There are things in life we need to be good at. Obviously. There are skills and habits and expressions that benefit us, that make us better people – stronger, resilient, graceful. I find that, for me, I am pretty good at doing. I’m efficient and proficient at doing what needs to be done for my house, my family, my self. I clean, I cook, I exercise, I pray, I help, I love, I tend, I even serve. But words? Well, those are harder for me. Not the doing, but the saying, the expressing what I feel, what I mean, what I need. That’s tough for me. But, there are some expressions that, as humans, we need to be very comfortable with. We need to sit with them, become friends with them, and be confident, genuine and frequent in using words wisely.
This post begins a three part series on Using Words Wisely. It is divided into accessible and memorable groups: Uniting, Protecting and Fortifying. These classifications are designed to remind us that the expressions have a purpose, and though their meaning is complicated, it’s imperative they become familiar to our hearts and our friends.
So we begin.
Wait. Before we dive into them, and we all start practicing (ideally) these critical words, I need to say something that probably could go without saying, but well. I want it in black and white, no uncertain terms:
All of these sayings-Uniting, Protecting and Fortifying- must be said genuinely. They must come from a direct, authentic, sincere space. They cannot be sarcastic, they cannot be passive aggressive, they cannot be manipulated, transactional or conditional. Which means, you cannot say them TO PROVOKE another person to reply. You cannot say them with the intention that another respond in kind. They are said from you to another person, with care, compassion and selfless honesty. Only.
The first group we’ll talk about are the Uniting Words. Uniting expressions are those that reach out to others, that hold their hands and look them in the eyes. They are the ones that remind us of the Prayer of St. Francis, that we should seek others’ perspectives, feelings and spirits before we settle doggedly in our own. Be generous with these, for they are the only ones that make you AND another human feel appreciated, honored and seen.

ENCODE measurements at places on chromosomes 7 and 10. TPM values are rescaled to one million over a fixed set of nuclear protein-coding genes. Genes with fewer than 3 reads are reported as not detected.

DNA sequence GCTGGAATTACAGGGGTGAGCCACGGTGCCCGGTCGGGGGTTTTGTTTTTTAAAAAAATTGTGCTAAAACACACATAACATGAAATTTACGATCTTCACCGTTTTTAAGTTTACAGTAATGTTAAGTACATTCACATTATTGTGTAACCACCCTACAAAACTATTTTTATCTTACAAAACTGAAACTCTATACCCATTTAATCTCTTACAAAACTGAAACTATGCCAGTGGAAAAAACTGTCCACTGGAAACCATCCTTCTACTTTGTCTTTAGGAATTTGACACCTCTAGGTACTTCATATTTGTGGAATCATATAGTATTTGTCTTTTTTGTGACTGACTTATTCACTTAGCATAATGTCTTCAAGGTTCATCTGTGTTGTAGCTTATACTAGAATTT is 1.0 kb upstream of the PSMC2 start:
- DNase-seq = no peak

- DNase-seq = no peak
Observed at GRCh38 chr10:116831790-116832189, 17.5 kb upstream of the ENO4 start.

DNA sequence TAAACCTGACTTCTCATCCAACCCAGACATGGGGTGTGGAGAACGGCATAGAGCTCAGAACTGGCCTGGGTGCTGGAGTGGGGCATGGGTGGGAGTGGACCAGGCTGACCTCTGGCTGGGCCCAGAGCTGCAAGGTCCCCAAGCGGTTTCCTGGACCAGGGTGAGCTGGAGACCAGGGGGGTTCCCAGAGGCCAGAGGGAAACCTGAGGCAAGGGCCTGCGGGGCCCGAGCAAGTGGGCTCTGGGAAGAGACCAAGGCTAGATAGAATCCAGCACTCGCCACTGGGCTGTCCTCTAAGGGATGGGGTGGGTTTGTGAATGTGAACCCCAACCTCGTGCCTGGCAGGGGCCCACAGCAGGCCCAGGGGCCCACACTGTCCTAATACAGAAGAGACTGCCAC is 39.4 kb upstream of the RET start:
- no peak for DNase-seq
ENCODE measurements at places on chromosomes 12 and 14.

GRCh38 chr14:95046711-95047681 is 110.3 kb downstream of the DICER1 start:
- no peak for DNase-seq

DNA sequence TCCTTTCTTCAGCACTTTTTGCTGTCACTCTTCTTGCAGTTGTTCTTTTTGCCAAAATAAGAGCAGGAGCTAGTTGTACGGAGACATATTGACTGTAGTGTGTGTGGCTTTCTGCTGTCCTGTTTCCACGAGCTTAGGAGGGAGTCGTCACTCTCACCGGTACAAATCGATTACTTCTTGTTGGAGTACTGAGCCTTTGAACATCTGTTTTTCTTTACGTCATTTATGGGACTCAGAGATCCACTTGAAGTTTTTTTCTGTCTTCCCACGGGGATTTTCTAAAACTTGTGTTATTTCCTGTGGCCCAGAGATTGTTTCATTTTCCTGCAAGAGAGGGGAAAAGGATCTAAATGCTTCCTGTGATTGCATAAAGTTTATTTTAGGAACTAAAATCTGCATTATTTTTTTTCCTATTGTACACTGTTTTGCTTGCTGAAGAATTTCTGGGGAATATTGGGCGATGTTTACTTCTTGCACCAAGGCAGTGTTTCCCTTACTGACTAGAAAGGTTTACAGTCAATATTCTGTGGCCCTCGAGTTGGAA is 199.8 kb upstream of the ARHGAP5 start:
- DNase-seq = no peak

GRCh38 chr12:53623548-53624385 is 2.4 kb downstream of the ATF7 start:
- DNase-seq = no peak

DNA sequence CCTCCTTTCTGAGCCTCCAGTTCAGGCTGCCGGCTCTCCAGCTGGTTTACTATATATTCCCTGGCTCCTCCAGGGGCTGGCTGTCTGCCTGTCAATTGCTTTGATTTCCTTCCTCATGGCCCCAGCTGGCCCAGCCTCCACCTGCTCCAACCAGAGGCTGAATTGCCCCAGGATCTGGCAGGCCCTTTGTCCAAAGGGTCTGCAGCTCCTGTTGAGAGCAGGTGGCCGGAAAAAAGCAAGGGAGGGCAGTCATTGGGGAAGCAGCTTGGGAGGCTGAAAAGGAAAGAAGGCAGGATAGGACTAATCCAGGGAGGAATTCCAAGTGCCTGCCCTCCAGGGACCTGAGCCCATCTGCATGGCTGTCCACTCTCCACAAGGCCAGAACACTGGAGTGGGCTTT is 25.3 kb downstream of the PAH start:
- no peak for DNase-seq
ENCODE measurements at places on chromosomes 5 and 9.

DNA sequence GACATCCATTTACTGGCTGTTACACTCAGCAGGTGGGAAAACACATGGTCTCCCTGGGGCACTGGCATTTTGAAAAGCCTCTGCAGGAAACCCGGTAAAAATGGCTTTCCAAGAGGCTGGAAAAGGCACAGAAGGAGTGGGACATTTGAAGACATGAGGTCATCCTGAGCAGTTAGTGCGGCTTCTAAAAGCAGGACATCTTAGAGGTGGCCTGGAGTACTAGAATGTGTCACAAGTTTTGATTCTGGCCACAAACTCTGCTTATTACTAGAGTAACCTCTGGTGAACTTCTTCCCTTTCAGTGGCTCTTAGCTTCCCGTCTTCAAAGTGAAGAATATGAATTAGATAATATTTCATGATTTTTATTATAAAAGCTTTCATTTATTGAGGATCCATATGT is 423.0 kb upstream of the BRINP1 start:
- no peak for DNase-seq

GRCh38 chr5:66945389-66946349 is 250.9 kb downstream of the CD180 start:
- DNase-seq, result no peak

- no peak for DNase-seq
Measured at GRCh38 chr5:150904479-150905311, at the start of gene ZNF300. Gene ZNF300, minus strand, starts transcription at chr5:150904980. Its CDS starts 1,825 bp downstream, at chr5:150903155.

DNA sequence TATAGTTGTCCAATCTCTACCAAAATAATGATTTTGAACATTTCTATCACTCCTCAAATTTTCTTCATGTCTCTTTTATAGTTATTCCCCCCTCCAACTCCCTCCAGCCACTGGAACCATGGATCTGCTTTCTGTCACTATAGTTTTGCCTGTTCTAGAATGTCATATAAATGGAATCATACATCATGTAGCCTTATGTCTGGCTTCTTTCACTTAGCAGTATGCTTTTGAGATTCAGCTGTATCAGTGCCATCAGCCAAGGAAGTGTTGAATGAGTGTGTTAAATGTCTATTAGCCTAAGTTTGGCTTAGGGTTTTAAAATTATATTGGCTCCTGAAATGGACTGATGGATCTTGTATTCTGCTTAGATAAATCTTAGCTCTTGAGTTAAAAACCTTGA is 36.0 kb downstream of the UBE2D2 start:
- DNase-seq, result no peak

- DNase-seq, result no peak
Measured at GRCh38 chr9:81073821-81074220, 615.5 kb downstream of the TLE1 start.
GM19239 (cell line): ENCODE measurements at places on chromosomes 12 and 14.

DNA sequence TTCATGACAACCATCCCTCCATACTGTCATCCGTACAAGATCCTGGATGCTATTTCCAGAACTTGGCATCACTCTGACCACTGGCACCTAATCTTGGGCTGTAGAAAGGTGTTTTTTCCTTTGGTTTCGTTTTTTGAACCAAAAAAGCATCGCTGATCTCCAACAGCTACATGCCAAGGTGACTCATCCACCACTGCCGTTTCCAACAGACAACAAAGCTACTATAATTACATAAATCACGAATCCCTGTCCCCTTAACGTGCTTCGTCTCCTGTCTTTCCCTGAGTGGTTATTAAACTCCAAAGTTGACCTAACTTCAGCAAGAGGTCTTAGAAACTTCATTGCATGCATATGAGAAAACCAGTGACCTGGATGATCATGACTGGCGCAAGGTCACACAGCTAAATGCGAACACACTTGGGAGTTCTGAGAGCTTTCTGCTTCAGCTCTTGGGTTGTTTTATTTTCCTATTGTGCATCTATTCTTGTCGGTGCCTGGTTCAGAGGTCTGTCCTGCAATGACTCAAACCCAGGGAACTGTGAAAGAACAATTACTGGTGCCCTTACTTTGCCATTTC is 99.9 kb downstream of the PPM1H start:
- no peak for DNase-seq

“I love you.”
“I am sorry.”
“Help me understand.”
These are disarming, kind and, well, uniting. Do you see how, though, when we say them conditionally, “I love you, too, but. . .” or “I am SORRY, is that what you want to hear?” or “Thank you. Fine, I said it,” these expressions become their worst enemies and actually the opposite of their intended meaning? And I’ve found, in my life’s conversations and relationships, when someone reaches out (uniting) and says, “you seemed upset last night, and I know I was. . .help me understand your perspective on what happened,” wow. That’s so humane and generous and good. And the whole conversation starts well and with respect.
These should be said as often as possible, to anyone who deserves to hear them. People who help you – say “thank you,” and look them in the eyes. Those people who go unnoticed, unappreciated – stop walking for a minute and look at them. See them. And thank them. Thank you husband for unloading the dishes, thank your kids, thank your friends.
Some say to use “I love you” sparingly. I am not in that camp. At all. With our very limited English language, the word “love” is used for everything, anyway. To our pets, about food, weather, holidays, fabric patterns. So I’m assuming it is applied to humans with just as much diversity and dexterity. With as many humans that we know, it’s fair to believe that “love” is applied as creatively and honestly as the very people we love. I love you. I do. I see you, I appreciate you, I care for you, as a person with God-given dignity. So say it.
And I’m sorry. For the love of all that is holy, start using it. And not so you can become a well-worn doormat. And not so you can start assuming responsibility for everything and everyone (we’ll get to that in our next topic Protecting). But so you can start empathizing. You can soften, understand and honor someone else’s perspective. This is a big virtuous, one, isn’t it? It takes humility and patience to look at someone and either a) because you hurt them and you are owning that or b) because they are sad or disappointed and it’s unrelated to you but you can appreciate and honor their pain, you become like Simon and share their burden. When said genuinely, it is a very uniting, bonding experience.
I like feeling closer to people, not farther away. I like understanding them, and of course, feeling like I’m worthy of being understood. I like feeling loved and valued, so I assume others do too.
You? You get what I’m saying? Does this make sense? Let’s not be shy with these expressions, let’s try to be less stoic and more vulnerable, less pretentious and more broken. Less “well, she made me feel,” “he didn’t say say,” “I’ll say it when she does” kind of people and more those who say “I’m so glad to know you, and I love you” kind of people.